Provider Mismatch – Frustrating for Patients, Disruptive for Providers, Painful for Payors, Costly for Everyone
Poor matching between the patient’s needs, the provider’s service, and the payor’s coverage is frustrating and expensive at every step of the healthcare journey. As more of healthcare moves online, scheduling and communications among providers, patients, and health plans is conducted via web sites and apps. The aim is to improve efficiency and accuracy, but too often the results fall far short of the mark.
Patients invest time and effort to book appointments for the specific care they seek. Today this often means navigating one or more online scheduling systems with little or no guidance. Too often, a patient spends time and money to show up for their appointment, only to discover that the provider they’re seeing can’t help them or is not in their coverage network. The result can be surprise bills, delays in necessary care, and potentially poor health outcomes.
“You don’t want a patient scheduling with an orthopaedic provider who treats spines when they have a shoulder injury,” said Sara Grahek, Director of Clinical Services at HSHS. “It’s not a good experience for the patient or provider.”
That list of needs seems simple, but when patients feel under-served, they don’t stay around. A survey detailed in Fierce Health Care reports that
- 1 in 5 patients left a provider due to a poor digital experience
- 41% said they’d consider switching to a provider who offered a better digital experience
The same survey reveals that the younger the patient, the more likely they are to express – and act on – dissatisfaction with bad digital experiences. Patients aged between 18 and 24 are three times as likely (61%) to consider switching providers over a poor digital experience, compared to those over 65 (21%). Younger patients are four times as likely (29%) to have already abandoned a provider due to a poor digital experience compared to the over-65s (6%). It should be no surprise that frustrated patients post low satisfaction ratings and unfavorable reviews.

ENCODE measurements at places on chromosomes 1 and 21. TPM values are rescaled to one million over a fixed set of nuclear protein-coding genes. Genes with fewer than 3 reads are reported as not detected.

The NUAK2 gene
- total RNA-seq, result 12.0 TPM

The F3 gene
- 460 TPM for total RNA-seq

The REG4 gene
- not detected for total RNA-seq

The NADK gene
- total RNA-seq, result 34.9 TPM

Providers allocate appointment times for specific visit reasons, using scheduling systems designed to maximize revenue by lining up as many patient appointments as possible. Unproductive appointments waste valuable schedule slots, leading to a loss of revenue and productivity. Each no-show costs physicians an average $200 and 60 minutes, according to Healthcare Management Technology. The resulting delays and appointment rescheduling can also set off a chain reaction of poor ratings and reviews from dissatisfied patients that can have a negative impact on patient acquisition down the line.
Providers also spend considerable time and money maintaining their directory profiles, and unproductive appointments don’t produce any return on that significant investment.
According to a survey by the Council for Affordable Quality Healthcare (CAHQ), “Physician practices across the US spend $2.7 billion every year just on verifying and updating directory information for plans. The average practice dedicates one staff day per week to the task.”